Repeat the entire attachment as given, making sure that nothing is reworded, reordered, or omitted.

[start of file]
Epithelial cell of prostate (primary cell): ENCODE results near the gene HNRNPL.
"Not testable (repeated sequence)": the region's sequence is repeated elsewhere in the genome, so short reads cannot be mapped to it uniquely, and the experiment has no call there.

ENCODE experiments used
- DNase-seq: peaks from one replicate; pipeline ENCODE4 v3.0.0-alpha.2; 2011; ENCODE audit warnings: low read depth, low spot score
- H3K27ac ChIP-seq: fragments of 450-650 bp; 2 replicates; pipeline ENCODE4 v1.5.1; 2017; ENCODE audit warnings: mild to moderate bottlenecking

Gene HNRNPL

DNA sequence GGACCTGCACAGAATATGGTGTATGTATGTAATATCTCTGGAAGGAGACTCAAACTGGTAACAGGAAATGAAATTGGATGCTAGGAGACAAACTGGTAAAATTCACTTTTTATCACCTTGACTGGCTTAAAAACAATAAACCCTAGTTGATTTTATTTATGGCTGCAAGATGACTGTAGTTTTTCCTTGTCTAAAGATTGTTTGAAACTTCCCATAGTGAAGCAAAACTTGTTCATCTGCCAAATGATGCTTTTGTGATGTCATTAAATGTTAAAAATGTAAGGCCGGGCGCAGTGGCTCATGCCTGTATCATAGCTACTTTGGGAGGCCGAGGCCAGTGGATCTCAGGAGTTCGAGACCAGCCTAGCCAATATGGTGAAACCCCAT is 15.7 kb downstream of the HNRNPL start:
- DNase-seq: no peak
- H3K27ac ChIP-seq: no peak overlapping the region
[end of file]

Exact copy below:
Epithelial cell of prostate (primary cell): ENCODE results near the gene HNRNPL.
"Not testable (repeated sequence)": the region's sequence is repeated elsewhere in the genome, so short reads cannot be mapped to it uniquely, and the experiment has no call there.

ENCODE experiments used
- DNase-seq: peaks from one replicate; pipeline ENCODE4 v3.0.0-alpha.2; 2011; ENCODE audit warnings: low read depth, low spot score
- H3K27ac ChIP-seq: fragments of 450-650 bp; 2 replicates; pipeline ENCODE4 v1.5.1; 2017; ENCODE audit warnings: mild to moderate bottlenecking

Gene HNRNPL

DNA sequence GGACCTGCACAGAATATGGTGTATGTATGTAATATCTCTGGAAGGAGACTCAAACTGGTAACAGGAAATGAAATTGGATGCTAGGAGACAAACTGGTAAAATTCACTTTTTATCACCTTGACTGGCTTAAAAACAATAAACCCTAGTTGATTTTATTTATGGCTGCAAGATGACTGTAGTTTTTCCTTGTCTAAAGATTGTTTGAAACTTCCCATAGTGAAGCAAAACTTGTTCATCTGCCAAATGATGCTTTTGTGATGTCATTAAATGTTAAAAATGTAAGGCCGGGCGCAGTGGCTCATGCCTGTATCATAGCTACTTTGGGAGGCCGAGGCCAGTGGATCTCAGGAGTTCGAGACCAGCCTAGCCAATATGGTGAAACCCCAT is 15.7 kb downstream of the HNRNPL start:
- DNase-seq: no peak
- H3K27ac ChIP-seq: no peak overlapping the region